Hello! My name is Hisashi Takizawa. I’m from Tokyo and I’m currently doing an MBA course at the HHL Leipzig Graduate School of Management.Before coming to Germany, I studied industrial engineering at the University of Tokyo and worked in the public sector in Japan. I moved to Leipzig in 2014. That was my first experience of living abroad. In September 2015 I moved to Cologne and started an internship with Bayer Business Services.
I decided to move to Germany because there are many opportunities for engineers here.Since I came to Germany, I’ve gained a lot of cross-cultural experience because more than 90% of my classmates are from outside Germany.I’ve learned a lot from them and they made me feel at home. This highly diversified environment is fascinating, but I’m also interested in German culture, especially working culture, so I decided to look for an internship in a German company.I was looking for something that combined industrial engineering and business administration and I came across my present internship at Bayer.
My job and our team
The department where I work develops IT solutions for other Bayer departments, and our team mainly analyzes Bayer’s supply chain.My tasks are to visualize the supply chain network and show how it could be optimized with a simpler interface. It fascinates me because it’s exactly the combination of industrial engineering and business I was looking for.The tools I’m developing are still at the R&D phase, but I hope they will be used by other departments in the future.
I think approximately a quarter of employees in the department I work in come from outside Germany. Most of our internal communication and the signs in the office are therefore in both German and English, so I’ve never had language problems. Our team is also very international and team meetings are held in English. Our team structure is quite flat, and I can talk to my colleagues and my boss flexibly and get their advice and feedback easily.
I was already aware of some cultural differences between Japanese and western culture, but it took a while to adapt to them because I had some strongly rooted daily routines. Surprisingly, in Japan, we don’t have a greeting like “How are you?” So in my early days in Germany, I usually forgot to answer spontaneously or answered in too much detail. Another example is that when Japanese people talk to one another, they usually stand well apart. This distance is bigger in Japan than in western countries, so I used to step back while I was talking. But by spending more time with my classmates, flatmates, and local people, I managed to fit in. Most importantly, it has been quite fun for me to see all these differences and learn all these new communication styles.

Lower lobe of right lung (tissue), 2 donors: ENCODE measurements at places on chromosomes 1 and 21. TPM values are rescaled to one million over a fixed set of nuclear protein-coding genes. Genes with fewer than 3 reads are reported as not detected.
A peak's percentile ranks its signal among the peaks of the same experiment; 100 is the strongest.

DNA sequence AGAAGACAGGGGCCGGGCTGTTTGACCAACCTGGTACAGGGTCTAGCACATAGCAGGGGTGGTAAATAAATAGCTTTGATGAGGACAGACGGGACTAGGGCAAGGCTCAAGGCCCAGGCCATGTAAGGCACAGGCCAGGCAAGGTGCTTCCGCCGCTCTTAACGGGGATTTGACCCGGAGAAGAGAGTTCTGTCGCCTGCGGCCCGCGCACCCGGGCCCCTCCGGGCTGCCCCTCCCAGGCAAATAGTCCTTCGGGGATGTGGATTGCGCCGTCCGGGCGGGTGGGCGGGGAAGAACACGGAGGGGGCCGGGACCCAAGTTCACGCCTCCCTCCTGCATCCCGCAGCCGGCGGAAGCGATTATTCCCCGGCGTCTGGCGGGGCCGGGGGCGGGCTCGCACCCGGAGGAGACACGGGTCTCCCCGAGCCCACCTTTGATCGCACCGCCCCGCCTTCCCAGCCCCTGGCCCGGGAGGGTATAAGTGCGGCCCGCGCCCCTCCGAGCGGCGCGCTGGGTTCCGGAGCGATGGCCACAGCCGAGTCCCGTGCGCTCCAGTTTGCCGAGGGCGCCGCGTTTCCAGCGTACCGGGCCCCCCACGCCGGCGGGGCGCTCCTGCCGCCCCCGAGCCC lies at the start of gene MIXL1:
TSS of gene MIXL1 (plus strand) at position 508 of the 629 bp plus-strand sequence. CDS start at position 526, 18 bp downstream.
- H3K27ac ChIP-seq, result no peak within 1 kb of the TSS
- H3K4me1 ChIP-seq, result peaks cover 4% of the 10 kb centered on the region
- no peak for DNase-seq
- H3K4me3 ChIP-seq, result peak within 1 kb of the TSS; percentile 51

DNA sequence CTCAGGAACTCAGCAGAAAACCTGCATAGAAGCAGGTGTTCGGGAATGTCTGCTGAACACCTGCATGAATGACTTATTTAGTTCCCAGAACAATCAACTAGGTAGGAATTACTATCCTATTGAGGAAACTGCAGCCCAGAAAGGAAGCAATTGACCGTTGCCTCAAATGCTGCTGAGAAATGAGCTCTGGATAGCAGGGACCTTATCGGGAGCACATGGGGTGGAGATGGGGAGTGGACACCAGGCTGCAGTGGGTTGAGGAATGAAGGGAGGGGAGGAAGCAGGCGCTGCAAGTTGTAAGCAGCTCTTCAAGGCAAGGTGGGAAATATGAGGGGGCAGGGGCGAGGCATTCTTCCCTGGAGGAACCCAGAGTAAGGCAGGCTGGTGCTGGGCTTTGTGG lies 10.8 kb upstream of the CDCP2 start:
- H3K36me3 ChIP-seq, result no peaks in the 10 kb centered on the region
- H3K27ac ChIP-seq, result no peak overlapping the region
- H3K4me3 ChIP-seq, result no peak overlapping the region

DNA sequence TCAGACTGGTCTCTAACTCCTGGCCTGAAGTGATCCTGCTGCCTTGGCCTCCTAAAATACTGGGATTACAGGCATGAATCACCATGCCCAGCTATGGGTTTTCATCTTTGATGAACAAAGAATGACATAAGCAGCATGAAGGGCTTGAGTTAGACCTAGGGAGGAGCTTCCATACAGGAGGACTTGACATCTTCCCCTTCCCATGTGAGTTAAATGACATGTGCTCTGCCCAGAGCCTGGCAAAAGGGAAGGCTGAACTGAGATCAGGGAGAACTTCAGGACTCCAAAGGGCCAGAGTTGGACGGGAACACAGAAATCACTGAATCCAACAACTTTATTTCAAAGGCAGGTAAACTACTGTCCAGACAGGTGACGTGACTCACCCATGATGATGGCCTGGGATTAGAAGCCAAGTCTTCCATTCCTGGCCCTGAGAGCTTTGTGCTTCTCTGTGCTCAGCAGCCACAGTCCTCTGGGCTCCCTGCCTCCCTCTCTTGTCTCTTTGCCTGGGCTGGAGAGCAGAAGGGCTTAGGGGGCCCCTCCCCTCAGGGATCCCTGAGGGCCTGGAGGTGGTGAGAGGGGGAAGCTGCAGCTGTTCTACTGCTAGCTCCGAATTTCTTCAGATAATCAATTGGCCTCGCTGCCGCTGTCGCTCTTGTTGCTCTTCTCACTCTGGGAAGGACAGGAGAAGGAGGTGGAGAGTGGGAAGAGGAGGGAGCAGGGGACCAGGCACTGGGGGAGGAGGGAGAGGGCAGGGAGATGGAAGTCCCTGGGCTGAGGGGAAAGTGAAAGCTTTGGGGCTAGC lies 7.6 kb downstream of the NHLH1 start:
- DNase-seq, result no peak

Intercultural experience at Bayer
I haven’t come across any serious problems with different cultural backgrounds at Bayer. That’s because Bayer is an international company and has many international employees. That makes it easy for foreign interns like me to feel accepted. Besides, if you come up with ideas based on your past experience, Bayer listens to your opinion and it may be discussed at a meeting.
Even so, I have observed some cultural differences between my previous experience and Bayer. Here is an example:
In Japan, it’s still difficult to take a vacation or to cut back on overtime, so it’s difficult to plan a vacation in advance. It’s better for my colleagues if I’m flexible and only plan my vacation at the last minute. By contrast, work-life balance is important at Bayer and we always discuss it at meetings. That means it’s better for our colleagues if we decide on our vacation dates in advance. At first, I wasn’t aware of these differences. But later, through talking with my coworkers, I found it makes more sense in Germany. Of course, that doesn’t mean that I am not allowed to change my plans later. In fact, it’s easy to change my vacation dates
If you want to do an internship or thesis at Bayer, or just in a different country, I think the most important concept is: “When in Rome, do as the Romans do”. It might take a while to understand a different culture, but you need to understand and respect it, then you will feel settled and even be able to have arguments with other people.I don’t think you’ll have language problems at Bayer, but if you learn the local language, your life in your new country will be more rewarding.
This post is also available in: German